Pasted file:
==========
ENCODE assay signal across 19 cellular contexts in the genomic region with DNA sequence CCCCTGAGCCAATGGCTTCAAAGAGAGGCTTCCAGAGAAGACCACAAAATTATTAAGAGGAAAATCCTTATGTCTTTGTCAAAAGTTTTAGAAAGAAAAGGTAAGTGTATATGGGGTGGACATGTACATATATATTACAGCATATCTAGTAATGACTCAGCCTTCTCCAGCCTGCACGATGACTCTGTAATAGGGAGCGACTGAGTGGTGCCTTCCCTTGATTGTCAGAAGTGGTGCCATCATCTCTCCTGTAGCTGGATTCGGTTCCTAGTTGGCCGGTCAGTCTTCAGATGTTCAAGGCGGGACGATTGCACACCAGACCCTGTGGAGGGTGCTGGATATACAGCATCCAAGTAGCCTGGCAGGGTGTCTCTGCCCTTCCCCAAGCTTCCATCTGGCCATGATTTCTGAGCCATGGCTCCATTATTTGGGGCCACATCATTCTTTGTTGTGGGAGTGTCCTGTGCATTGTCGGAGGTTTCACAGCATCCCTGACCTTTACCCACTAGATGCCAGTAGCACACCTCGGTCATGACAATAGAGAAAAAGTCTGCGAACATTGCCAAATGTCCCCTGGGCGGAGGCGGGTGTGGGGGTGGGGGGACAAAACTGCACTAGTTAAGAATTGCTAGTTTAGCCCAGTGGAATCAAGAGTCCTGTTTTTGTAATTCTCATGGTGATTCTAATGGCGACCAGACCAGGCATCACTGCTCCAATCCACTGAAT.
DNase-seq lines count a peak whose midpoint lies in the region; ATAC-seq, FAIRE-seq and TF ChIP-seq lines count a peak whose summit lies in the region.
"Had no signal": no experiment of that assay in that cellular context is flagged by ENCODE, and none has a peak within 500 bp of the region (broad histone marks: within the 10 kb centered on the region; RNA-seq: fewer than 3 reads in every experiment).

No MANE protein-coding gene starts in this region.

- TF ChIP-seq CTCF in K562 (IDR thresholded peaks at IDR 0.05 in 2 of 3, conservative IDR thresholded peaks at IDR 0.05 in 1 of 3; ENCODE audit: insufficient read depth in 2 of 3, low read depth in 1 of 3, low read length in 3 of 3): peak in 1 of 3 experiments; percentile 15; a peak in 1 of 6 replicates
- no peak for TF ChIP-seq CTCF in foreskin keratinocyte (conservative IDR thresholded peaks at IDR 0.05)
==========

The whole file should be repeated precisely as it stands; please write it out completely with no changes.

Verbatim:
ENCODE assay signal across 19 cellular contexts in the genomic region with DNA sequence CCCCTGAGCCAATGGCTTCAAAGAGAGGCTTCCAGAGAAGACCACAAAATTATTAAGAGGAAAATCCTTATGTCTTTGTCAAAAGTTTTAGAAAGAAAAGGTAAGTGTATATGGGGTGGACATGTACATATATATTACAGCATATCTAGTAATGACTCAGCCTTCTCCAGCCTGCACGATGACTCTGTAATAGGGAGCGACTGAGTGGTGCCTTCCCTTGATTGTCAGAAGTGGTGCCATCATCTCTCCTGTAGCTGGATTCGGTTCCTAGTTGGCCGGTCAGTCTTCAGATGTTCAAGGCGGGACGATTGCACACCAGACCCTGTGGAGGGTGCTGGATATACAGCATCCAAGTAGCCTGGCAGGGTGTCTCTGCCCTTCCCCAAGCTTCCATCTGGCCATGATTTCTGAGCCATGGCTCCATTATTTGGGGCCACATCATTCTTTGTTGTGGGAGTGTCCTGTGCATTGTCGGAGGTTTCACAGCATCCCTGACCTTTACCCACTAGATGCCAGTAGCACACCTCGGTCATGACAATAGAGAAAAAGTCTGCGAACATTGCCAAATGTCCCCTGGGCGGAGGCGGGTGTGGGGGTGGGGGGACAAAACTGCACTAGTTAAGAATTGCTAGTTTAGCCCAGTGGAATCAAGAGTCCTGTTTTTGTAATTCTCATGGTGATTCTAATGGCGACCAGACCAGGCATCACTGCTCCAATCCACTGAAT.
DNase-seq lines count a peak whose midpoint lies in the region; ATAC-seq, FAIRE-seq and TF ChIP-seq lines count a peak whose summit lies in the region.
"Had no signal": no experiment of that assay in that cellular context is flagged by ENCODE, and none has a peak within 500 bp of the region (broad histone marks: within the 10 kb centered on the region; RNA-seq: fewer than 3 reads in every experiment).

No MANE protein-coding gene starts in this region.

- TF ChIP-seq CTCF in K562 (IDR thresholded peaks at IDR 0.05 in 2 of 3, conservative IDR thresholded peaks at IDR 0.05 in 1 of 3; ENCODE audit: insufficient read depth in 2 of 3, low read depth in 1 of 3, low read length in 3 of 3): peak in 1 of 3 experiments; percentile 15; a peak in 1 of 6 replicates
- no peak for TF ChIP-seq CTCF in foreskin keratinocyte (conservative IDR thresholded peaks at IDR 0.05)